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Toby Scott-Jackson explores how penetration testing has changed: and how it must continue changing in the future to remain a crucial tool in helping manage cyber risks as organizations move into the epoch of the Internet of Things.

Penetration testing has, quite rightly, become part of the basic IT security vocabulary. It is a core element in any organization’s security strategy but that’s not to say that penetration testing is a static entity.  Rather, it has undergone an evolution to get to this point – and, crucially, it must continue evolving in order to continue supporting and enhancing organizations’ security postures.

To explore the future evolution of penetration testing, we must first consider how the traditional cycle looks, and what catalysed it in the first place.  The need for penetration testing is always driven by sharing of resources – by multiple users accessing one system. In years gone by, such resource-sharing might simply involve multiple users using the same database or admin system. Then came enterprise networks that link up different departments within an organization.  The internet itself is another resource-sharing innovation – and now we are moving into the next era, with the rise and rise of connected devices and the Internet of Things (IoT).

The problem is that, as soon as more than one user has a connection to the same resource, then compromising that resource without having physical access becomes possible. And because each of the innovations outlined above has been exactly that – a true innovation, deploying entirely new technology concepts – it is very difficult for IT professionals to predict the vulnerabilities that may occur.

This leads to the second stage of the penetration testing cycle – the abuse of a new system by a cybercriminal, in which a vulnerability is identified and compromised to gain access to network resources.  Following this is stage three of the cycle – the recreation of that abuse, so that security professionals can determine what those hackers can do, and how to resolve the problem.

This process of launching a new computing system, discovering unexpected bugs and flaws, and then repairing them was as true at the dawn of computer security in the 1960s as it is now, with the advent of the IoT. Nowadays, security professionals do their best to skip the abuse step, and go straight to recreating potential attacks before they occur. But the underlying logic remains the same.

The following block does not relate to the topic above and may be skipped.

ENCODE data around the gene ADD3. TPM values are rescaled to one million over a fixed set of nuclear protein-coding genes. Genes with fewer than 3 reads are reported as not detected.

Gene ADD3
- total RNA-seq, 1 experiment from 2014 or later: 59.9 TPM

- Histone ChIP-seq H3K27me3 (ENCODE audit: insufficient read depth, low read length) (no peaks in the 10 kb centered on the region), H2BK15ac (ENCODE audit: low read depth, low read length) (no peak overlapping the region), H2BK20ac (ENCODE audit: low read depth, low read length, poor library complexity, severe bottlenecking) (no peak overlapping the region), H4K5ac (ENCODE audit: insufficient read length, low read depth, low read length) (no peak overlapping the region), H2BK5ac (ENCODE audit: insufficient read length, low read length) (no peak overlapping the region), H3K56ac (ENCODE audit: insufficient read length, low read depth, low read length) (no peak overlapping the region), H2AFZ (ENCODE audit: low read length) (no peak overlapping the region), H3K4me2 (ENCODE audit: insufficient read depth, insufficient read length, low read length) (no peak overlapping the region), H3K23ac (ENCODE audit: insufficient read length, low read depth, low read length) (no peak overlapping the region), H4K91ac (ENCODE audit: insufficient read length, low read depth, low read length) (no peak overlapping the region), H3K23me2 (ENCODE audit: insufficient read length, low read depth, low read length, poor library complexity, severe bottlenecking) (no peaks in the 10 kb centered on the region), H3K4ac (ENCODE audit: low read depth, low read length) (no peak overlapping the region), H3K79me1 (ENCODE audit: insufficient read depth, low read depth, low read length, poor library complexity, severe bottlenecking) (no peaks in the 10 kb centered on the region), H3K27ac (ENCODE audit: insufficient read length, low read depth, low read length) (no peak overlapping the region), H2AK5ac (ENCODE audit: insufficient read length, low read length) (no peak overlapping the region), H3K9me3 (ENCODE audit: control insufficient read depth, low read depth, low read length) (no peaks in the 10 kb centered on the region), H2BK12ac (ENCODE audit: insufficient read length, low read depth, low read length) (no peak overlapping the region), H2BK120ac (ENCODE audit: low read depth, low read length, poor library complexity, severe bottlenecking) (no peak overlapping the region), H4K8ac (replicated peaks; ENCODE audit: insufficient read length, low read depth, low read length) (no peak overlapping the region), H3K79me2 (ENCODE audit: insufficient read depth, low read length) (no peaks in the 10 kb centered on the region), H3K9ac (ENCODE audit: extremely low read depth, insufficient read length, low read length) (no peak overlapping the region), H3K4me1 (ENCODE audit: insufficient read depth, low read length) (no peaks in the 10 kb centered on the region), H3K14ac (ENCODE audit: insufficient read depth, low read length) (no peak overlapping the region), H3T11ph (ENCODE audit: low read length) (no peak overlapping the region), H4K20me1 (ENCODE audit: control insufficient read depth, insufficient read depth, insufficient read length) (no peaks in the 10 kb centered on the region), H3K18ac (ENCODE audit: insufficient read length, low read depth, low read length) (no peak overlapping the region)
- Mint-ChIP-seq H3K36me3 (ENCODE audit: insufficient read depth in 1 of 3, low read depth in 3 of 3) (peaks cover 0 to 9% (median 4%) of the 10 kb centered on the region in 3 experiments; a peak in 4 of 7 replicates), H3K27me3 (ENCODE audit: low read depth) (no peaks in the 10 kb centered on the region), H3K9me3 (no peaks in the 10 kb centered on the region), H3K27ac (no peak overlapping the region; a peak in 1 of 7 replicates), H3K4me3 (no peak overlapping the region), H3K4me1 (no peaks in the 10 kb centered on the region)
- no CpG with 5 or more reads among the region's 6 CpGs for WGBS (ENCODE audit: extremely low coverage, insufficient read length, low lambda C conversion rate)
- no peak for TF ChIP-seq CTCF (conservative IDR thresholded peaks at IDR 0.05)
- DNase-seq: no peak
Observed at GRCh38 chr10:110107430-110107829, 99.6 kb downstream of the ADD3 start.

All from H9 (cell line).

New era, new challenges

The trouble is that the IoT era has thrown up some new challenges:

  • New technologies, evolving at lightning speed – computing has always been about change and development, but the IoT era has made that pace of change – and growth in scale and complexity – happen at a faster rate than ever before –  an organization supporting connected devices makes significant changes to its infrastructure every day.
  • Keeping up with sophisticated adversaries and threats – this is a pentesting challenge that has always existed, but the IoT era has amplified it enormously.
  • Maintaining the big picture – somewhat in opposition to the first two challenges – if organizations are continually trying to keep pace in this hugely dynamic world, how can they ensure that they retain a strategic view of IT security, which is precisely tailored to their unique context? One example of this might be native desktop applications, which are largely ignored by the major security standards across the industry, yet still process some of organizations’ most sensitive assets.

The author

Tobby Scott-Jackson, Principal Security Consultant

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